‘Glee’: Updates on next season and possible spin-off
When Kevin Reilly, President of Entertainment at Fox, met with journalists at the Television Critics Association press tour on Friday, the first topic of conversation wasn’t new reality competition “X-Factor” or even the giant push the network is putting behind dinosaur drama “Terra Nova.” Critics wanted to know what the heck was going on with “Glee.”
“Well, I was extremely upset myself to learn about this on Twitter, and I’m kidding,” Reilly said, referencing recent reports about cast firings and a “Glee” spinoff that seemed to originate on the social networking site. “I actually can laugh about it because I think it’s taken on a little more heated momentum than it, in fact, is,” he added.
So where does the series stand? Here’s what “Glee” fans need to know:
Warring cast? Not this one
“As you well know, there are many successful shows on the air that have genuine controversy, fighting,” Reilly said. “That has really not been the case on this show. It is a good group of people. Personalities always have difficulty. And I think that [creator] Ryan [Murphy] and his group of associates there, do a phenomenal job managing that every day.”
A spin-off is still a possibility
“The spin-off was in the wind and still is in the wind,” Reilly said of a rumored series that would take graduating characters Kurt (Chris Colfer), Finn (Cory Monteith) and Rachel (Lea Michele) and follow them at college in NYC. “We haven’t said we’re not doing it,” Reilly insisted. “We talked about it last season. Ryan and I were discussing it. I can tell you that Ryan did talk to all the actors about it. I think the public nature of it took everybody by surprise. Ryan himself has said he probably regrets talking about it at that point, because in the interim, we had decided to really focus on this year.”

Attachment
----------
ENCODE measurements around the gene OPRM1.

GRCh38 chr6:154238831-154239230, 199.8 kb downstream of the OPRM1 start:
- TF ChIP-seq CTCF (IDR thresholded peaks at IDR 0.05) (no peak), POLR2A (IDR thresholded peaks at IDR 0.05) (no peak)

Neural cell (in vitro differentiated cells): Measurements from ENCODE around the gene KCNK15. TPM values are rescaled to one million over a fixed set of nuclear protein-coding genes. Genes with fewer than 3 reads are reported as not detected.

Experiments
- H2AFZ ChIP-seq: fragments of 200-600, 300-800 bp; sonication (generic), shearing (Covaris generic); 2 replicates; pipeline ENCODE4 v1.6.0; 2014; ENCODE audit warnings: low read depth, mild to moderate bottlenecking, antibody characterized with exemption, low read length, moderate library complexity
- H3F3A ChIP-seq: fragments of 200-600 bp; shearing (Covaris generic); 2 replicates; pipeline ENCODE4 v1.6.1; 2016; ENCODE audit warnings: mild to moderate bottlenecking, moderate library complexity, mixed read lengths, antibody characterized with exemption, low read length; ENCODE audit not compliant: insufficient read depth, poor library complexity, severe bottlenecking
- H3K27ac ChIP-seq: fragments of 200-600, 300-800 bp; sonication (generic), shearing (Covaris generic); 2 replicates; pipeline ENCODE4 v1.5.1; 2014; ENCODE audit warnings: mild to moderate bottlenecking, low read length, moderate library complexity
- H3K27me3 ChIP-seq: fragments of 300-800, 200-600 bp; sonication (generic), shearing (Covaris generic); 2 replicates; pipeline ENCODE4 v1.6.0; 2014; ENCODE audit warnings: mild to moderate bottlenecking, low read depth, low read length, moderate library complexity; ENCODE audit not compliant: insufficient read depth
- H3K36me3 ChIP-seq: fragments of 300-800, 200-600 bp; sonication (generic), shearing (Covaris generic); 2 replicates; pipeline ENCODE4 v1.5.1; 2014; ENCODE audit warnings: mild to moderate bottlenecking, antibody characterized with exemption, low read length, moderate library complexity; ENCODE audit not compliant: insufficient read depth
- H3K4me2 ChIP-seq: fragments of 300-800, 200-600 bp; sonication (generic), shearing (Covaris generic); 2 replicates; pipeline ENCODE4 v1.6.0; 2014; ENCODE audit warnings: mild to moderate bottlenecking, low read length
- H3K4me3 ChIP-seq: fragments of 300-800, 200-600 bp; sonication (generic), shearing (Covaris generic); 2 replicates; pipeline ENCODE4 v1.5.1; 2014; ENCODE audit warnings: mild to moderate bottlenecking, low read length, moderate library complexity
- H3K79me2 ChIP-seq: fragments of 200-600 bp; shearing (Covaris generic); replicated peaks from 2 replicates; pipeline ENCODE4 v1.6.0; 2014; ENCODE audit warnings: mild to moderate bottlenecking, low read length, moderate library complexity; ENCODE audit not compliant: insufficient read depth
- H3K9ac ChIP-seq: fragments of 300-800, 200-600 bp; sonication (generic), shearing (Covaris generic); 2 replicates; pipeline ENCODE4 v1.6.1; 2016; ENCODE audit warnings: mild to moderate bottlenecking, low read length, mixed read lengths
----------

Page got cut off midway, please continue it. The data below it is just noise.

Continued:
So how did the spin-off story grow into controversy?
“Ryan is a creative force,” Reilly insisted. “I have never seen anybody that can take an idea from concept to fruition in a quicker turnaround in a more dynamic way than Ryan Murphy. When that spin-off came around, I think his wheels started turning, looking ahead. … And I think in the middle of Ryan’s creativity, this got out, and I think the second it did, all of us were just a little surprised about how it took on a life of its own. This is something that was probably a two-day issue that somehow has taken on a bigger life. And I think it’s going to really play itself out when you see the work this season and see how focused and good it is.”
“Back to basics” this season
“I sat down with [executive producer] Brad [Falchuk] and Ryan and talked about this season’s arc, and — I was not to bust any of my associates, but I can say my two cohorts at Fox who were with me were sort of fighting back tears at one point, but tears of joy in terms of how good the stories are and some of the emotional stuff they had. The season feels so focused this year. You’re going to see a back to basics year this year.”
What that means: A greater focus on the main characters with fewer “special” episodes.
“There’s not going to be any big guest stars. There’s not going to be any tribute numbers. We’re focusing on our core characters and relationships,” Reilly said.
Yes, characters are leaving McKinley High
“There will be a graduation at the end,” Reilly said. “We know the three characters that will be graduating [Kurt, Finn and Rachel]. How that’s going to play out, I’m not going to say. There are going to be surprises. It is not going to be predictable.”
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